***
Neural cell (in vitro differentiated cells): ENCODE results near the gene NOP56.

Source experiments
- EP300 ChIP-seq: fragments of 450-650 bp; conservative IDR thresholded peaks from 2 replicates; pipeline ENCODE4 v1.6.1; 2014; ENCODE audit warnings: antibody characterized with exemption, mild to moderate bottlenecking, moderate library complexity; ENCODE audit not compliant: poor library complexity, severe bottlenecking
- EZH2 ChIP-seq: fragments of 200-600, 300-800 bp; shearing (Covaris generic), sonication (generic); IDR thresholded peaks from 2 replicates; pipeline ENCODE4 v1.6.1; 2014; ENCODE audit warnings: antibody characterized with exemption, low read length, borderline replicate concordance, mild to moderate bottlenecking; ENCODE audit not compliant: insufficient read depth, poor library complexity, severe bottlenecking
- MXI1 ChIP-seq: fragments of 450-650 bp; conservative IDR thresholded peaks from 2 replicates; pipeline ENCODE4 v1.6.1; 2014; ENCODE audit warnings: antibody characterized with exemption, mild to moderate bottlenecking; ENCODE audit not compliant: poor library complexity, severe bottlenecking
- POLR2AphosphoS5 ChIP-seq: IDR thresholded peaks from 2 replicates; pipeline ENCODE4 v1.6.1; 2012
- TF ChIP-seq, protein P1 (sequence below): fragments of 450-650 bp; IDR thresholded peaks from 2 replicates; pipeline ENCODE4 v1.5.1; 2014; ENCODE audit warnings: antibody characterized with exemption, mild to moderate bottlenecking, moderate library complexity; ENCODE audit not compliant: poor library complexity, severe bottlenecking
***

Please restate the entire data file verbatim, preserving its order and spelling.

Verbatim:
Neural cell (in vitro differentiated cells): ENCODE results near the gene NOP56.

Source experiments
- EP300 ChIP-seq: fragments of 450-650 bp; conservative IDR thresholded peaks from 2 replicates; pipeline ENCODE4 v1.6.1; 2014; ENCODE audit warnings: antibody characterized with exemption, mild to moderate bottlenecking, moderate library complexity; ENCODE audit not compliant: poor library complexity, severe bottlenecking
- EZH2 ChIP-seq: fragments of 200-600, 300-800 bp; shearing (Covaris generic), sonication (generic); IDR thresholded peaks from 2 replicates; pipeline ENCODE4 v1.6.1; 2014; ENCODE audit warnings: antibody characterized with exemption, low read length, borderline replicate concordance, mild to moderate bottlenecking; ENCODE audit not compliant: insufficient read depth, poor library complexity, severe bottlenecking
- MXI1 ChIP-seq: fragments of 450-650 bp; conservative IDR thresholded peaks from 2 replicates; pipeline ENCODE4 v1.6.1; 2014; ENCODE audit warnings: antibody characterized with exemption, mild to moderate bottlenecking; ENCODE audit not compliant: poor library complexity, severe bottlenecking
- POLR2AphosphoS5 ChIP-seq: IDR thresholded peaks from 2 replicates; pipeline ENCODE4 v1.6.1; 2012
- TF ChIP-seq, protein P1 (sequence below): fragments of 450-650 bp; IDR thresholded peaks from 2 replicates; pipeline ENCODE4 v1.5.1; 2014; ENCODE audit warnings: antibody characterized with exemption, mild to moderate bottlenecking, moderate library complexity; ENCODE audit not compliant: poor library complexity, severe bottlenecking